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Repressive governments often defend their practices by asserting that human rights must take a back seat to economic development. In 1992, Human Rights Watch challenged this false dichotomy between political and civil rights and economic rights in two publications, Indivisible Human Rights: The Relationship of Political and Civil Rights to Survival, Subsistence and Poverty and Defending the Earth: Abuses of Human Rights and the Environment.

Indivisible Human Rights, released in September at the summit meeting of non-aligned nations in Jakarta, illustrated the connection between socioeconomic well being and enjoyment of certain civil and political rights, particularly freedom of expression, association, and the press, free and competitive elections, and freedom of movement. The report addressed four areas-famine, land, environment, and work-where subsistence and survival are related to, and sometimes dependent upon, guarantees of civil and political rights.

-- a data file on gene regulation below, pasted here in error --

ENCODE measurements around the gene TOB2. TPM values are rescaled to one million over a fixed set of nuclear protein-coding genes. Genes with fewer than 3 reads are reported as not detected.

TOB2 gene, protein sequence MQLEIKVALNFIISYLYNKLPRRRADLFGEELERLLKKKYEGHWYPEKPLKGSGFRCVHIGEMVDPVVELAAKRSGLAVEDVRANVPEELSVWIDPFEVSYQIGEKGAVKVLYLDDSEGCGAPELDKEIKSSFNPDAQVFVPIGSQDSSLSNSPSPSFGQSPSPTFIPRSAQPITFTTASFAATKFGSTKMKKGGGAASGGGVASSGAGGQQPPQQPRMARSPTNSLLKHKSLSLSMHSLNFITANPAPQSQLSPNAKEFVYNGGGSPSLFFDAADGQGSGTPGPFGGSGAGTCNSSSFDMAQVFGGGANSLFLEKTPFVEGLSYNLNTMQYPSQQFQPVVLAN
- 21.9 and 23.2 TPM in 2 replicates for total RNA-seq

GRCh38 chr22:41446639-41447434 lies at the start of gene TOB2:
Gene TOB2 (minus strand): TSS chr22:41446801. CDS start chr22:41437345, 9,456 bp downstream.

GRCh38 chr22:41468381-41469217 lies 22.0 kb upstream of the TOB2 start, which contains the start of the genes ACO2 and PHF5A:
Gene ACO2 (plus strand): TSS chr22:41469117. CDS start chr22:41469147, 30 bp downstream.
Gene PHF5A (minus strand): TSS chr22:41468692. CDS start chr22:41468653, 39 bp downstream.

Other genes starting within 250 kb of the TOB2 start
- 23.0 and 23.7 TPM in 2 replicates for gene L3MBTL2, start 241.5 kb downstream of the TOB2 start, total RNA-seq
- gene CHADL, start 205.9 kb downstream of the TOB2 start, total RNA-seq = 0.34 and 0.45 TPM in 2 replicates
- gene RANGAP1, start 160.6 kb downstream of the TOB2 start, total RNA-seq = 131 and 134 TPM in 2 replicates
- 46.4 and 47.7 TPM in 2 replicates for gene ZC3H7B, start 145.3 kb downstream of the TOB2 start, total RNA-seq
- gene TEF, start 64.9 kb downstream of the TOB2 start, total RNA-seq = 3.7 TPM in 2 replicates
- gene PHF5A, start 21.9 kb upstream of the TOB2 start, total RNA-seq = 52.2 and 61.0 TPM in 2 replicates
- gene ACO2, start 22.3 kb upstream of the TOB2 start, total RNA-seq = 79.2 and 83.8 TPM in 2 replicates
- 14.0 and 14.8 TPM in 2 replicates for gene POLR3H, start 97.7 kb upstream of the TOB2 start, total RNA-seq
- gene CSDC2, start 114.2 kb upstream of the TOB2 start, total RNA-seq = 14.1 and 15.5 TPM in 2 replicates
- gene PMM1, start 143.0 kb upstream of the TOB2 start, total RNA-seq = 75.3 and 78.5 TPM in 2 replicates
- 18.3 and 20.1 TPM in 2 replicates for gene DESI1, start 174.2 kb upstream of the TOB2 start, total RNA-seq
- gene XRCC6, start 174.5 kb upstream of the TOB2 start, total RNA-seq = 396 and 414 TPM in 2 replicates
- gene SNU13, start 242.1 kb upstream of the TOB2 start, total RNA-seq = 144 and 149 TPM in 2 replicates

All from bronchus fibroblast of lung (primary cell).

Every single major famine in modern history has been caused, at least in significant part, by systematic abuse of human rights. If food shortages exist, assistance to stricken areas can be mobilized only when information about shortages can be shared and governments are obliged to act responsibly. Principles of democratic accountability lie at the heart of an effective system of famine prevention: a free press and democratically electedrepresentatives can disseminate information, pressure a government to respond, and seek to correct past mistakes.

India provides an example of a country that has successfully avoided famine in recent years, despite droughts and chronic poverty. This is due in great part to a free press that exposes abuses, and a democratically elected government that is pressured to respond to shortages. Tanzania also demonstrates the importance of political accountability in triggering a government response: food is an electoral issue in Tanzania's competitive electoral environment, so local representatives are quick to request relief for their district. Frequently, however, governments have suppressed information about the onset of famine with impunity. The most serious famine in recorded history, which claimed between 15 and 30 million lives in China between 1958 and 1961, occurred in virtual secrecy. The famine was propelled by the Chinese government's restrictions on the flow of information on crops among provinces and its unwillingness, even when it knew the extent of the famine, to respond. Warfare, and the accompanying censorship of information and restrictions on movement of people and food, caused major famines in the 1980s in Eritrea and southern Sudan.